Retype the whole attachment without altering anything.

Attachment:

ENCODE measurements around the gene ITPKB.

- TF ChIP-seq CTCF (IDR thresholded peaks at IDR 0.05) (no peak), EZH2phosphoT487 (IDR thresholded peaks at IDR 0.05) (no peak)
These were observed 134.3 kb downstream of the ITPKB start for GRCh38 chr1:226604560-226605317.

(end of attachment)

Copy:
ENCODE measurements around the gene ITPKB.

- TF ChIP-seq CTCF (IDR thresholded peaks at IDR 0.05) (no peak), EZH2phosphoT487 (IDR thresholded peaks at IDR 0.05) (no peak)
These were observed 134.3 kb downstream of the ITPKB start for GRCh38 chr1:226604560-226605317.